I love this pic so much. But I hate the quote, so much. My “bad attitude” comes from the fact that so many of my disabled kin are either homeless or locked up in nursing homes. It comes from the long history of eugenics [that’s still continuing today]. It comes from the fact that disability justice gets pushed so far back that many, many activists haven’t even heard/come across the term “ableism,” let alone understand it as a systemic oppression.
Shit like this makes disabled people responsible for inaccessibility and ableism—while it romanticizes it. ::hisses:: Why can’t this simply be a pic of a child running with her friend/mentor? Why does everything having to do with our lives have to be repackaged and consumed for the purpose of inspiration?
Our lives aren’t owned by Hallmark, y’all.
also you get abled bodied people going, “such and such disabled person did this! whats your excuse?”
what the fuck is that supposed to mean? everyone’s amazing is different. obviously people like Oscar Pistorius are born athletes. thats HIS skills. it doesnt make him some sort of poster child to make all other people who have NOT accomplished some great feats feel bad about themselves and to have their accomplishments diminished by highlighting his disability as “WOW he did that even though he is disabled! whats your excuse for not being better??”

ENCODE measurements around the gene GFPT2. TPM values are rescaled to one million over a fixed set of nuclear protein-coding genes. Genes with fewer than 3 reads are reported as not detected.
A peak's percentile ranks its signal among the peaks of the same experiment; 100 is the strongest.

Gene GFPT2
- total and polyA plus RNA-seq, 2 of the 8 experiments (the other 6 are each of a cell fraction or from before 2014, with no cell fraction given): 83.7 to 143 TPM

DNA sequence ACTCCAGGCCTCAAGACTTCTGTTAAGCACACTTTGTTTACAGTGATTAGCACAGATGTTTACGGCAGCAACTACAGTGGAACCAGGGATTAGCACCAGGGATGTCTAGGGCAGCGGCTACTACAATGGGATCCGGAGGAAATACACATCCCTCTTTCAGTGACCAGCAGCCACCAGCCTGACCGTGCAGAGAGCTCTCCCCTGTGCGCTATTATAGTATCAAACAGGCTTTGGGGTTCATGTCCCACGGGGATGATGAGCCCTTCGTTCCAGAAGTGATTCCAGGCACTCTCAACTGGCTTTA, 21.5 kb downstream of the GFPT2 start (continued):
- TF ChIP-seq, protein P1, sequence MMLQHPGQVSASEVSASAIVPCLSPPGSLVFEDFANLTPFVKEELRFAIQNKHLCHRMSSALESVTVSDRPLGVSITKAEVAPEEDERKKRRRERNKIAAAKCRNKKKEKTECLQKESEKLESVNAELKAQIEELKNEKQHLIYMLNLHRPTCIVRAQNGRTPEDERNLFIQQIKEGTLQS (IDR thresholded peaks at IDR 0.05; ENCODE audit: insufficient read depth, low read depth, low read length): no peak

disabled people are not here to be your inspiration.
i will repeat. disabled people are not here to be your inspiration.
Thank you. And that child is cute, I remember having a dress like that when I was little.
And you know what else?
This *could* be a picture of something like “why disabled kids need disabled adults”, or “Awesome, she’s not being taught to pretend she’s not disabled and look normal at all costs”, or any number of other genuinely good things going on in that picture.
But instead people make it mean *the exact opposite* of what it’s a picture of.
Reblogging for josiahd’s commentary. Super good point.
(Source: chronicallyqueer, via searchingforknowledge)